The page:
Ontological coaching is based on an understanding that our ontology shapes our observations (our unique world view) and therefore shapes the observer that we are. Our observer sees what it believes and what it believes is the basis of our ontology. Yes, it is that circular: Ontology predisposes behaviors and behaviors reinforce ontology.
What is an observer?
We are all observers of our unique personal realities, but it doesn’t end there. In the process, we are co-creators of the circumstances of our lives. If we’re successful, it’s usually not by accident. If we fail, we’re usually not innocent.
In my experience, the real power of coaching is the ability to intervene in the observer/co-creator loop that builds our lives. Without that intervention, our clients will continue in the circular process of “ontology-observer/co-creator-ontology.”
For example, as a manager, if I believe people can’t be trusted to do their jobs, I might think I need to manage them closely and be a strict disciplinarian. It will probably produce a resistance to risk on the part of those I manage. Their resistance will require me to make all the decisions. That will convince me I’m right and I need to be even more dictatorial and authoritarian. Seeing the world through these lenses limits me to the same choices, over and over again.
The power of the observer.
As Marcel Proust once proposed and I paraphrase here: The only true voyage of discovery, is not to visit strange new lands but to possess new eyes, to see the same reality through the eyes of another, of a hundred others, to see the hundred realities that each of them sees.
The phenomenological coach need not be concerned with this because their work will be done within the confines of the client’s existing view of the world. It will be an exploration of all the choices available in that person’s ontology. And there are many, for sure.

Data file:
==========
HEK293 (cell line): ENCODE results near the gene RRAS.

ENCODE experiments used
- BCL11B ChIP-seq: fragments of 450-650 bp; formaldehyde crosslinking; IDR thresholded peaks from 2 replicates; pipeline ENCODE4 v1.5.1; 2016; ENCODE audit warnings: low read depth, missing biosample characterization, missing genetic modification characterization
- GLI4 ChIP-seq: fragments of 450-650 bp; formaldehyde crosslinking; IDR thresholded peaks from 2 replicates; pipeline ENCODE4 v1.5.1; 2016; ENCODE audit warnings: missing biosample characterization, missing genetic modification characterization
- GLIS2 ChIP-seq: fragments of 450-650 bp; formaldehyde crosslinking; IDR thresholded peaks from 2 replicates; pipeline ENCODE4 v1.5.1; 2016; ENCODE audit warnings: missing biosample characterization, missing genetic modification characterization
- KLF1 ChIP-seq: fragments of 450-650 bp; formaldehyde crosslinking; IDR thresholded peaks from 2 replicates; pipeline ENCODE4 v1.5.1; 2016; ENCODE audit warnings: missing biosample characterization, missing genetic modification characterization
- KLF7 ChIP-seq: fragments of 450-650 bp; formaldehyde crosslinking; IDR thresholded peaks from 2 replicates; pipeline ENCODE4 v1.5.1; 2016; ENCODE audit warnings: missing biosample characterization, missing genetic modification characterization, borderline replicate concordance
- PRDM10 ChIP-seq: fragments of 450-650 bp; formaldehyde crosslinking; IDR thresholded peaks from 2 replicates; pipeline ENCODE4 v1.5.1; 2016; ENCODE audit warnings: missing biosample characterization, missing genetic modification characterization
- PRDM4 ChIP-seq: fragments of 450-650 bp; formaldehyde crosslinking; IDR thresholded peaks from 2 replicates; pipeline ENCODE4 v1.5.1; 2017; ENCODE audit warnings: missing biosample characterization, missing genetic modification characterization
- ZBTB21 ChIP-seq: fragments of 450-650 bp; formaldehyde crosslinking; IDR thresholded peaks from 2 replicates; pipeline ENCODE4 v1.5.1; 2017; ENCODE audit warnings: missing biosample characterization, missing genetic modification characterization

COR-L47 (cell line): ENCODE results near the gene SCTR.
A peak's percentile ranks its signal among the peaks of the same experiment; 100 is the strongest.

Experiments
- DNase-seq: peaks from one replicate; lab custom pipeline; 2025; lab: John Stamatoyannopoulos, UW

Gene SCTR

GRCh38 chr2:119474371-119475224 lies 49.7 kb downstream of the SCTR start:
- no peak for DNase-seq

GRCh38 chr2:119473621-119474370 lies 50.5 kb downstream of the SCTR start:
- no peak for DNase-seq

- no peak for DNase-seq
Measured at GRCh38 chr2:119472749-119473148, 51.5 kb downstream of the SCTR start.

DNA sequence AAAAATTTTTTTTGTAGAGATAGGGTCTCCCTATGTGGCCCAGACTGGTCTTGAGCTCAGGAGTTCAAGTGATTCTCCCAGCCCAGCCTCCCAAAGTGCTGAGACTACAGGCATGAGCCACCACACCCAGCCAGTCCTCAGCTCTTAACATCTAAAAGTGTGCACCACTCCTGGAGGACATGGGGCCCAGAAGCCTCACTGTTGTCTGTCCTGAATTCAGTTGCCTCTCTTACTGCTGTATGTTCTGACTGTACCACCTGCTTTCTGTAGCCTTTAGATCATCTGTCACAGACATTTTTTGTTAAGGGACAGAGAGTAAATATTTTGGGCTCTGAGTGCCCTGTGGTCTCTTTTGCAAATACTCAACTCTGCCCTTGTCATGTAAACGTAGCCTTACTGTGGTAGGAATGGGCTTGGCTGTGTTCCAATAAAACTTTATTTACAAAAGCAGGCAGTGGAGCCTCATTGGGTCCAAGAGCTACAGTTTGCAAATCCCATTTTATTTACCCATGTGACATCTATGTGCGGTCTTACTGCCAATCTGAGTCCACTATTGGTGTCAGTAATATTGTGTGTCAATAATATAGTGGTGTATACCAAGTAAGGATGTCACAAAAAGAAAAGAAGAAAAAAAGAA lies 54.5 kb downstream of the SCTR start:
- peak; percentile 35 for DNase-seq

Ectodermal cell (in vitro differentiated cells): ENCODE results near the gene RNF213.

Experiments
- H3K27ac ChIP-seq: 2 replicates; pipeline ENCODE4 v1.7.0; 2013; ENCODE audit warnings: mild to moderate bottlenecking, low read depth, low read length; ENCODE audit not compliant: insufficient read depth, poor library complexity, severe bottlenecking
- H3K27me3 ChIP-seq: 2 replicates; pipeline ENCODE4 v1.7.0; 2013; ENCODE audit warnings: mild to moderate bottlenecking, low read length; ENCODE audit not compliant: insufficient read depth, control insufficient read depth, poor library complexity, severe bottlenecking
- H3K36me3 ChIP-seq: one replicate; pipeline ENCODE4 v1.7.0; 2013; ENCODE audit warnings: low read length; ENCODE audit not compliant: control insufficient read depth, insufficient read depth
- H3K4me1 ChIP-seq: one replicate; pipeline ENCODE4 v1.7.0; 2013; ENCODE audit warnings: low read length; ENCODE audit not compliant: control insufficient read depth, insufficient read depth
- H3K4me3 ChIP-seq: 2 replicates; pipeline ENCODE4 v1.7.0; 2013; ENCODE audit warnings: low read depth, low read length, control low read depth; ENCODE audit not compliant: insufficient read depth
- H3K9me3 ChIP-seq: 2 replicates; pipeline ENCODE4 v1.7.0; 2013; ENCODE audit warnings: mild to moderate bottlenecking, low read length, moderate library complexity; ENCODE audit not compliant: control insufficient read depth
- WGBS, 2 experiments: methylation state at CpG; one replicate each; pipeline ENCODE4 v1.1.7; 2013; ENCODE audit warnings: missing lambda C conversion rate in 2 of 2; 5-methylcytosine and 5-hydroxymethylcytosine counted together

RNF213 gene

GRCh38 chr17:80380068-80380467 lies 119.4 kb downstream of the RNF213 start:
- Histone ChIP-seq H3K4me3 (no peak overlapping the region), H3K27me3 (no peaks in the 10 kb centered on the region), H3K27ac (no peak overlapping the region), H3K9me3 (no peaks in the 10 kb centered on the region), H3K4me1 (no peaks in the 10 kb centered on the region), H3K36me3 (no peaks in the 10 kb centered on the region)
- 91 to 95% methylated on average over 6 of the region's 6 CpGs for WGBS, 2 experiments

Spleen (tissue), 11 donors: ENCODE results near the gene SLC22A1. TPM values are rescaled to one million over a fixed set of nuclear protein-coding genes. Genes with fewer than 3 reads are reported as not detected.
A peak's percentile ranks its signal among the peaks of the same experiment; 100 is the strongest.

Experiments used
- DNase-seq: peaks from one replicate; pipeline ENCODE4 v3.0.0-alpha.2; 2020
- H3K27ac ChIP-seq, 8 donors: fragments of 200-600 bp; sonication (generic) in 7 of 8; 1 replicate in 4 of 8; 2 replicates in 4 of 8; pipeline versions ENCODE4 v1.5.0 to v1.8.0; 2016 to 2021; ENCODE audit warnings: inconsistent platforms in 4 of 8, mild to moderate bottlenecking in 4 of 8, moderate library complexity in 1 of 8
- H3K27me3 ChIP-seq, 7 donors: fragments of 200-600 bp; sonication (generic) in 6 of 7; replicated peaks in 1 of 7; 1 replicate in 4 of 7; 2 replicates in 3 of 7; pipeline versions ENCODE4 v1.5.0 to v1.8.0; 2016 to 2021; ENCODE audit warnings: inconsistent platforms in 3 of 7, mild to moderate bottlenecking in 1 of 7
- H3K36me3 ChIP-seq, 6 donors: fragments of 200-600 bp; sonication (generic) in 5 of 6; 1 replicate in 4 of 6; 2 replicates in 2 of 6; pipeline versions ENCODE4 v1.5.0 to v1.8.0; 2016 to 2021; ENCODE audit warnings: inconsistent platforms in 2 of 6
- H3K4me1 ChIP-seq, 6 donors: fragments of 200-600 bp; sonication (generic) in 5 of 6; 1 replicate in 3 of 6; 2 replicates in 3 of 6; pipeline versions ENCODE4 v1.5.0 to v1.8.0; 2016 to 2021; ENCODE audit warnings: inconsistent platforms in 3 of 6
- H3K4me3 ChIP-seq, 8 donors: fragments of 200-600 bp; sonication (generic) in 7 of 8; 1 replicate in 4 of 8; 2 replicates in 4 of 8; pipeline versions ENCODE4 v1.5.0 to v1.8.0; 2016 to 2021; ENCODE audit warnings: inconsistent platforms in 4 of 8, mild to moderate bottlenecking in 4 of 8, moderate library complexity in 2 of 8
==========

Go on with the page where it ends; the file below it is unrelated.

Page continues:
But the role of the ontological coach is to show the client a way to see that same world as though with new eyes. And in doing so, create options for choices they never imagined before.
That’s a lot to absorb.
A client’s (observer’s) observations cover an infinite range of possible ways to see reality. Fortunately, The Birkman Method® categorizes the key personality traits thereby creating a cognitive-linguistic map of a client’s reality including how they see themselves and others in their world. In other words, it sheds a clear and defining light on their ontology without ever saying the word ontology.
While ontological coaching on its own can be very effective, the efficacy of having the precise traits articulated with the Birkman is beyond anything any coach can do without them. Birkman’s reliability and validity make it unsurpassed in the world of normal personality psychometrics. In the hands of the professional coach, this marriage can be the most powerful coaching approach available today.
About the Author
Robert De Filippis, an ex-corporate executive, has been a certified Ontological Coach and Birkman practitioner for over thirty years. He has coached hundreds of clients, trained dozens of Birkman practitioners and now shares his knowledge of how to coach using The Birkman Method. With a firm grasp on the theories of cognitive neuropsychology, and linguistic philosophy, his practical experience comes through in the many real-world examples in this book.